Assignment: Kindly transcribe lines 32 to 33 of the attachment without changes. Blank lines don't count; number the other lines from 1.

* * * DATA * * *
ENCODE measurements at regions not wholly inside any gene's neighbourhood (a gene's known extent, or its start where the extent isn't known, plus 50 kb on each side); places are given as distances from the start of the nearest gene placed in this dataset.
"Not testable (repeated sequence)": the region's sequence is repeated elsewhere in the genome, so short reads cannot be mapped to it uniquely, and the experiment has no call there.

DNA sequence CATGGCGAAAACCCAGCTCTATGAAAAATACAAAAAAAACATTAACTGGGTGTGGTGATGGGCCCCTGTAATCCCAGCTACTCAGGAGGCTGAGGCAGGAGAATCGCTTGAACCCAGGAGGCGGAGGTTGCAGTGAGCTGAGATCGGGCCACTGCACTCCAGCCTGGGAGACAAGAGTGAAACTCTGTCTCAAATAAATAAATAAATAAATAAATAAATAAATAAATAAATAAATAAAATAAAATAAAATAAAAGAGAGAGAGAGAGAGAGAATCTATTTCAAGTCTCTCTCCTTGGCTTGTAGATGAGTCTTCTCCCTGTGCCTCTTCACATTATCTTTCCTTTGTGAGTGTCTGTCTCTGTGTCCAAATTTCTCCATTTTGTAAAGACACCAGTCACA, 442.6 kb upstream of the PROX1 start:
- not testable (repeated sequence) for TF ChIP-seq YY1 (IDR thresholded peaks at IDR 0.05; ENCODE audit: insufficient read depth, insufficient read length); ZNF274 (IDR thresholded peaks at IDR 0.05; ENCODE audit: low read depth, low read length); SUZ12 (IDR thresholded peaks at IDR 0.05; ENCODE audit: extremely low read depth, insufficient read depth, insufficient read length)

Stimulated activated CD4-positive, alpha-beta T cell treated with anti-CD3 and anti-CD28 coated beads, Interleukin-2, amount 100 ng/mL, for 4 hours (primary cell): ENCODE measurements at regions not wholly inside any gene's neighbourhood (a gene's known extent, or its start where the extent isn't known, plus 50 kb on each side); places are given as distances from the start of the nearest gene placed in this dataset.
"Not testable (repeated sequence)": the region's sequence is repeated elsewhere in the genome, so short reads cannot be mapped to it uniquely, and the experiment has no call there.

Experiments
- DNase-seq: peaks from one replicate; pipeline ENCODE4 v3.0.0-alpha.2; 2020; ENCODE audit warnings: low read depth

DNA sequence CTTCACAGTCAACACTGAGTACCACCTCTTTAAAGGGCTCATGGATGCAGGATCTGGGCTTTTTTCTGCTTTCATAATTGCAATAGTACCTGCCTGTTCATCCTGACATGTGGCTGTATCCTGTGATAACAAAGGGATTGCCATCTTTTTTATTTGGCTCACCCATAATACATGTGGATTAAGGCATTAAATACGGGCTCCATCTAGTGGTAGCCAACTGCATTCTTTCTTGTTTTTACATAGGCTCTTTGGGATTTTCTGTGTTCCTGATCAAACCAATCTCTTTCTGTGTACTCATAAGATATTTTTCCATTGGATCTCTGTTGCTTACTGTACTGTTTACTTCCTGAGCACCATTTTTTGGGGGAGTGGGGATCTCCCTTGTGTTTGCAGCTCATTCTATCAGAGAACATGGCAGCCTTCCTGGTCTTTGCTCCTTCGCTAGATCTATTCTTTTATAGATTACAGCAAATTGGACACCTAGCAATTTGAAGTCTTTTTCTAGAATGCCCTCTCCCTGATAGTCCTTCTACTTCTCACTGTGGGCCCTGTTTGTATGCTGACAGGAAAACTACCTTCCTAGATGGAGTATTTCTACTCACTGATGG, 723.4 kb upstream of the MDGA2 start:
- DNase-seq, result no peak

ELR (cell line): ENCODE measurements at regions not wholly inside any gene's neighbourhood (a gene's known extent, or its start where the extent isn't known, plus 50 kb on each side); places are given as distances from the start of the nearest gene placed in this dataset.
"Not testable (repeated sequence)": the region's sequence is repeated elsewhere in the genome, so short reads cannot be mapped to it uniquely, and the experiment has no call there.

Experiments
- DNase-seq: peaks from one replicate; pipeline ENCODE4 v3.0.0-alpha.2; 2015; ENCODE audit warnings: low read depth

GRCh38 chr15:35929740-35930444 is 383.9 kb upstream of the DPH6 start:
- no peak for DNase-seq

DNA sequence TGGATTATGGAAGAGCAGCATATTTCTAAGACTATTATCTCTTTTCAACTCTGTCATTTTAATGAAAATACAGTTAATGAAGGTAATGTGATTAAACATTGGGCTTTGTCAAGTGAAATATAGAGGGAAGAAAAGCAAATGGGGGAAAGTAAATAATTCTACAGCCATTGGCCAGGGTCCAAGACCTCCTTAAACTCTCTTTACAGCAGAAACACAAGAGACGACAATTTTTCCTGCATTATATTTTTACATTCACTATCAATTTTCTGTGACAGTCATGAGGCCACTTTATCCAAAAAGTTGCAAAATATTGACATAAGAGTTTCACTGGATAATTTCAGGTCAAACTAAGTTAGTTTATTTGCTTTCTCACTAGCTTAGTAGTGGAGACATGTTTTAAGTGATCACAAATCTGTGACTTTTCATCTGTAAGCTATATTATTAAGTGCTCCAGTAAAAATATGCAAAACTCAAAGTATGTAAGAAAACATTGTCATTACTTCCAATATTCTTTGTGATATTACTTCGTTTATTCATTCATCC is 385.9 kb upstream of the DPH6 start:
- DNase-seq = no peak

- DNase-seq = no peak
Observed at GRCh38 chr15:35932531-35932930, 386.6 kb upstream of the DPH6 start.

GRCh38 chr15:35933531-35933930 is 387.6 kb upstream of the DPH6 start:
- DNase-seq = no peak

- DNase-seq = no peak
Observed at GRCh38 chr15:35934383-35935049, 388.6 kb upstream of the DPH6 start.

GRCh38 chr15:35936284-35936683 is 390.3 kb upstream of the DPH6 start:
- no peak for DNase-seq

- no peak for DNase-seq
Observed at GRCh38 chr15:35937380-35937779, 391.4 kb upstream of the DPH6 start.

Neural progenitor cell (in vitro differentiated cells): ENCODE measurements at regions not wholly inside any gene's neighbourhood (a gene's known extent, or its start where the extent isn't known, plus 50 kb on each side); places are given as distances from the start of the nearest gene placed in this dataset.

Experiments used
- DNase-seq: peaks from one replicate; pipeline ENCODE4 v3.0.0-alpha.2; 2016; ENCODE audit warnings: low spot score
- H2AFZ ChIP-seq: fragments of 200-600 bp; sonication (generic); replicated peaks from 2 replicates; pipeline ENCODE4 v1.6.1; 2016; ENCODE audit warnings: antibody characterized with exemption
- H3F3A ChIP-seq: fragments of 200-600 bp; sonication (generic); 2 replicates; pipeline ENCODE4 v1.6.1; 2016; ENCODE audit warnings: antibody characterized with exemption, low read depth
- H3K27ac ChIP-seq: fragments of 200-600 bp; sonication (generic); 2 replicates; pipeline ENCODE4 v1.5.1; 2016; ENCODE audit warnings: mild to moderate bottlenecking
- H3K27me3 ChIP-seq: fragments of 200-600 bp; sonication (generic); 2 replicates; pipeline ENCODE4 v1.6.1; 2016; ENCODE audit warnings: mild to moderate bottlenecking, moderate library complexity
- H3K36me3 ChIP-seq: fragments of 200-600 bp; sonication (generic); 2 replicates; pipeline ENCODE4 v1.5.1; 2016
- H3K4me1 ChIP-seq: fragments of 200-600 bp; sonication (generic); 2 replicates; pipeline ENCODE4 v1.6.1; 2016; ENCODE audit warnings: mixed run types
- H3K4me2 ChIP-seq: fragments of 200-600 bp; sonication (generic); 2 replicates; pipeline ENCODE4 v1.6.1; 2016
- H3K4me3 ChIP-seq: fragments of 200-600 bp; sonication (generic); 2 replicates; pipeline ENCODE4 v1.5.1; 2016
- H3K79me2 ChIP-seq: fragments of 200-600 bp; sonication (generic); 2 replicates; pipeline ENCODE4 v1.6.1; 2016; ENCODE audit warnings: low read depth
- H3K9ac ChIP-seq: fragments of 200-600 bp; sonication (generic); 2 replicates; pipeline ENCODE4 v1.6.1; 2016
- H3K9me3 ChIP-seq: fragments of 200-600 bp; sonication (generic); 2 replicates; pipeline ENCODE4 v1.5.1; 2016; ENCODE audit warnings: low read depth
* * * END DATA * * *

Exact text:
- H2AFZ ChIP-seq: fragments of 200-600 bp; sonication (generic); replicated peaks from 2 replicates; pipeline ENCODE4 v1.6.1; 2016; ENCODE audit warnings: antibody characterized with exemption
- H3F3A ChIP-seq: fragments of 200-600 bp; sonication (generic); 2 replicates; pipeline ENCODE4 v1.6.1; 2016; ENCODE audit warnings: antibody characterized with exemption, low read depth